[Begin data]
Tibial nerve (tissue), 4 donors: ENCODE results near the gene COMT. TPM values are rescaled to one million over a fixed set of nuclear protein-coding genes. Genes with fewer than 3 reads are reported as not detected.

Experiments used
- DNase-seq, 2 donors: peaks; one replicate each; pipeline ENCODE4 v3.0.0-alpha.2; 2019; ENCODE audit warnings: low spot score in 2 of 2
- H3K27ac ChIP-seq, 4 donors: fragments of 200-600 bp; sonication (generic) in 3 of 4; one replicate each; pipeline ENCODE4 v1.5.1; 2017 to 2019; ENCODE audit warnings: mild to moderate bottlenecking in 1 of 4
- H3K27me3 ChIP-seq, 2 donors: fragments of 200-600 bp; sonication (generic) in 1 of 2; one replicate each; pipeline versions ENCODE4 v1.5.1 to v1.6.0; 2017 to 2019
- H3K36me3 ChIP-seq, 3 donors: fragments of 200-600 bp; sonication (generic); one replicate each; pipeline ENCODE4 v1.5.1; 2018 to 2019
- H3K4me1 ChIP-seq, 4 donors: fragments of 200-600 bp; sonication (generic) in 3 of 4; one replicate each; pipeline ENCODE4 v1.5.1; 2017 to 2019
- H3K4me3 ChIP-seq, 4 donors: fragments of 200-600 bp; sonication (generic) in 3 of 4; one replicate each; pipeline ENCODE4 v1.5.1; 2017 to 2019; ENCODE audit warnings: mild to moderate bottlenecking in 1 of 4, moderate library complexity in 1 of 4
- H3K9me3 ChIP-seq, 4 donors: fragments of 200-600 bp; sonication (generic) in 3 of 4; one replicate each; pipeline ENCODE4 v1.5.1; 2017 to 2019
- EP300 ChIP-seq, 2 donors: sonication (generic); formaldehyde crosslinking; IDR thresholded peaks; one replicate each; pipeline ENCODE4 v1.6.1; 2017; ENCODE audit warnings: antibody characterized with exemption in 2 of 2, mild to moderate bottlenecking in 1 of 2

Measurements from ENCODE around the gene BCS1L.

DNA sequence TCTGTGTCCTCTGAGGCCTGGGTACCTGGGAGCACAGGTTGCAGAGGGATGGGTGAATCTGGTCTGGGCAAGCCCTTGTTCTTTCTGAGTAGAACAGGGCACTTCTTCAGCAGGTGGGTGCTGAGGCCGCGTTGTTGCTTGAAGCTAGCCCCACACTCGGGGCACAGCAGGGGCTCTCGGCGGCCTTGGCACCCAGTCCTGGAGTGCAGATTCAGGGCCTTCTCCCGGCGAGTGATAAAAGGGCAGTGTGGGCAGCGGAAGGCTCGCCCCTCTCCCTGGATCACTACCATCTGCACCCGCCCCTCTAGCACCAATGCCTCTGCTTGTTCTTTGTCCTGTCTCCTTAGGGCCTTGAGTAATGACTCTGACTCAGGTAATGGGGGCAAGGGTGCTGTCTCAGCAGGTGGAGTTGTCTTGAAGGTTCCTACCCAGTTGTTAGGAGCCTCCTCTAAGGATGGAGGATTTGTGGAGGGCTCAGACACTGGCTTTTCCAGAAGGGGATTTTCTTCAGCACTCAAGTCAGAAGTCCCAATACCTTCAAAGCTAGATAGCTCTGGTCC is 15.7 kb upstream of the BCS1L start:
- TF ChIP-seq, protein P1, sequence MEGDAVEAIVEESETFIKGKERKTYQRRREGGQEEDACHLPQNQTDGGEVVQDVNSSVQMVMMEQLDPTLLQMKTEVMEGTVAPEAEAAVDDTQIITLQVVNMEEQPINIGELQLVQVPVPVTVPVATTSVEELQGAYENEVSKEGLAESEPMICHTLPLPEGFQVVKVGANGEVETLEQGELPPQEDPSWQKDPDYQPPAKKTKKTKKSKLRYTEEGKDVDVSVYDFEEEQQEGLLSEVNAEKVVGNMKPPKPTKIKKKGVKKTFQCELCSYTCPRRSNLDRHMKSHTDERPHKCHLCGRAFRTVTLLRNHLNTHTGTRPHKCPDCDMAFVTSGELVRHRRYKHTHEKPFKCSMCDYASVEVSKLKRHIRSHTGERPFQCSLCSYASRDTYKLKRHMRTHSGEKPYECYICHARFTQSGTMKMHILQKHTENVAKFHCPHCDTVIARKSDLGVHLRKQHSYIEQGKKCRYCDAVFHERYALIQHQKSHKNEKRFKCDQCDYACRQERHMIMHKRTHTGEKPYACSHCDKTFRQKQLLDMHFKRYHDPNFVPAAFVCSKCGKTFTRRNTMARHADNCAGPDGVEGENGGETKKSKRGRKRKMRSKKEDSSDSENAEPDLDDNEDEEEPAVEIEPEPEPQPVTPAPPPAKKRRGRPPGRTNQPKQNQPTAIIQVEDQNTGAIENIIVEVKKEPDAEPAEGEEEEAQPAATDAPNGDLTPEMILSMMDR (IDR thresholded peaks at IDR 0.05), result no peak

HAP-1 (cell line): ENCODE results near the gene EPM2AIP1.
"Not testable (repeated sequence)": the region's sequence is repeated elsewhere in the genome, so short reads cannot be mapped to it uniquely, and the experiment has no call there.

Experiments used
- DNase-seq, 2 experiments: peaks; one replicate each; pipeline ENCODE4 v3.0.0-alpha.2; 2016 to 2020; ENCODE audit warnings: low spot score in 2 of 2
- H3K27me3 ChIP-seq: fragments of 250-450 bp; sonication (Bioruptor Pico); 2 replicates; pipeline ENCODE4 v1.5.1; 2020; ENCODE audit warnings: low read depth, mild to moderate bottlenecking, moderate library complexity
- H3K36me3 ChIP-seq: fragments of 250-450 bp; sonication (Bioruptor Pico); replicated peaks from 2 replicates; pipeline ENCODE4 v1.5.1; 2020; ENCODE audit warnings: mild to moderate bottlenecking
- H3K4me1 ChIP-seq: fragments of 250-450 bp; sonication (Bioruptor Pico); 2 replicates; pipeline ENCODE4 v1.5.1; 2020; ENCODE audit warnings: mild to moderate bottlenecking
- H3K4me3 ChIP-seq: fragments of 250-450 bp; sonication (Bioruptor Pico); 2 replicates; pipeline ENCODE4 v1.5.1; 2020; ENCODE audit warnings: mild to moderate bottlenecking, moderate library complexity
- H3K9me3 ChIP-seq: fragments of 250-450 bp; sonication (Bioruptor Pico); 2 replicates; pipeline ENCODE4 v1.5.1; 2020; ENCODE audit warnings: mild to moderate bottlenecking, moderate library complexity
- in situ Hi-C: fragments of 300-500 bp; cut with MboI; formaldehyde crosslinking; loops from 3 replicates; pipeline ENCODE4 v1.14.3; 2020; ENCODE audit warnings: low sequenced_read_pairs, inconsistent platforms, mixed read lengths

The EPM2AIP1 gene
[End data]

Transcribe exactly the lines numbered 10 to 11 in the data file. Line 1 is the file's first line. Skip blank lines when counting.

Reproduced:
- EP300 ChIP-seq, 2 donors: sonication (generic); formaldehyde crosslinking; IDR thresholded peaks; one replicate each; pipeline ENCODE4 v1.6.1; 2017; ENCODE audit warnings: antibody characterized with exemption in 2 of 2, mild to moderate bottlenecking in 1 of 2

Measurements from ENCODE around the gene BCS1L.